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Wall Street unable & unwilling to explain TARP billions

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Lord Paulson's plan may have a few gaps that still need to be filled. Asking for a clear explanation of federal bailout money sounds reasonable and a base minimum, but obviously that's asking for too much on Wall Street.

The Associated Press contacted 21 banks that received at least $1 billion in government money and asked four questions: How much has been spent? What was it spent on? How much is being held in savings, and what's the plan for the rest?

None of the banks provided specific answers.

"We're not providing dollar-in, dollar-out tracking," said Barry Koling, a spokesman for Atlanta, Ga.-based SunTrust Banks Inc., which got $3.5 billion in taxpayer dollars.

Some banks said they simply didn't know where the money was going.

"We manage our capital in its aggregate," said Regions Financial Corp. spokesman Tim Deighton, who said the Birmingham, Ala.-based company is not tracking how it is spending the $3.5 billion it received as part of the financial bailout.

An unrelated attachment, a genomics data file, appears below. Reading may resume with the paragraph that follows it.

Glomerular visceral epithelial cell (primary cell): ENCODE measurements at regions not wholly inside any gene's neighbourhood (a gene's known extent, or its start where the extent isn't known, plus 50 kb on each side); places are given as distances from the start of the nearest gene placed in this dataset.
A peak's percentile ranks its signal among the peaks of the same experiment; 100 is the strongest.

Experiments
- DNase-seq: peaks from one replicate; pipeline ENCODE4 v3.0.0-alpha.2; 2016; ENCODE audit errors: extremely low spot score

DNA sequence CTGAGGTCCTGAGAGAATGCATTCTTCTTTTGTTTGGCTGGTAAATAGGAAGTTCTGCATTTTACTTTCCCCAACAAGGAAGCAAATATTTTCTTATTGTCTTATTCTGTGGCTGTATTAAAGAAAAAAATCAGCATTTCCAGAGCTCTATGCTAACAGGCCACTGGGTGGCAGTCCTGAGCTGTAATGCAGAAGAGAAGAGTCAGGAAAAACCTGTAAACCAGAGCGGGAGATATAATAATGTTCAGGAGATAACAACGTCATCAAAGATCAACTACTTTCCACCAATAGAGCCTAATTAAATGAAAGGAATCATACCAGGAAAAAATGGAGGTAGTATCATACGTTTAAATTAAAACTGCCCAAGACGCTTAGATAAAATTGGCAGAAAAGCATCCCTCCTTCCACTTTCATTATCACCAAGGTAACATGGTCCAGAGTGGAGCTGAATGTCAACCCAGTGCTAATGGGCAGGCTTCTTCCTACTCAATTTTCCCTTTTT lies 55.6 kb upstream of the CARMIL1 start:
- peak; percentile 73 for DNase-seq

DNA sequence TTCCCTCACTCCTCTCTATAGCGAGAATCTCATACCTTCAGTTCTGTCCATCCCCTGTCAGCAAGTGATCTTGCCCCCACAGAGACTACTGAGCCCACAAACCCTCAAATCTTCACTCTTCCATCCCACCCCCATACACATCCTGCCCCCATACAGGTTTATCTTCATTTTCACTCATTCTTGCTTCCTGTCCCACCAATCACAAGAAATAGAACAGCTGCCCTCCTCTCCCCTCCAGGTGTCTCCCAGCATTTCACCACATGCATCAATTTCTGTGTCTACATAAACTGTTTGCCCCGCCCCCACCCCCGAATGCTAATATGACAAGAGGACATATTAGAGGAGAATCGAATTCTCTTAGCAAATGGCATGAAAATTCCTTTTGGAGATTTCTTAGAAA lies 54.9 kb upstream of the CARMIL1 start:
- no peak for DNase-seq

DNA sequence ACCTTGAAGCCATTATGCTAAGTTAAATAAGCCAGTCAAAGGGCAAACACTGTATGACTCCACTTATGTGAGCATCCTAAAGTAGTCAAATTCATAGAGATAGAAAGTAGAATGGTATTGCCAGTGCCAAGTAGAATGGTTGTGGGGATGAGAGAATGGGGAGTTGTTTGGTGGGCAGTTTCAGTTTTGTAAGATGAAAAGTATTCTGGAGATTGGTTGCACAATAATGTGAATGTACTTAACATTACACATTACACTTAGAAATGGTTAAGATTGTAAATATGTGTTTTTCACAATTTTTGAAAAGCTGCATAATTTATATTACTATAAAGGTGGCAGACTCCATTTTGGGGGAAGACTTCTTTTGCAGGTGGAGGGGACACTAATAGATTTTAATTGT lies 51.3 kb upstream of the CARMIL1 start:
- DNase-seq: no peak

The answers highlight the secrecy surrounding the Troubled Assets Relief Program, which earmarked $700 billion — about the size of the Netherlands' economy — to help rescue the financial industry. The Treasury Department has been using the money to buy stock in U.S. banks, hoping that the sudden inflow of cash will get banks to start lending money.

There has been no accounting of how banks spend that money. Lawmakers summoned bank executives to Capitol Hill last month and implored them to lend the money — not to hoard it or spend it on corporate bonuses, junkets or to buy other banks. But there is no process in place to make sure that's happening and there are no consequences for banks who don't comply.
Isn't this the standard for the Bush years? It's the same as Iraq where they think that if you throw billions at the problem, someone will step up and do the right thing, but they don't. This is especially when they have teams of lawyers reading the fine print that doesn't exist.

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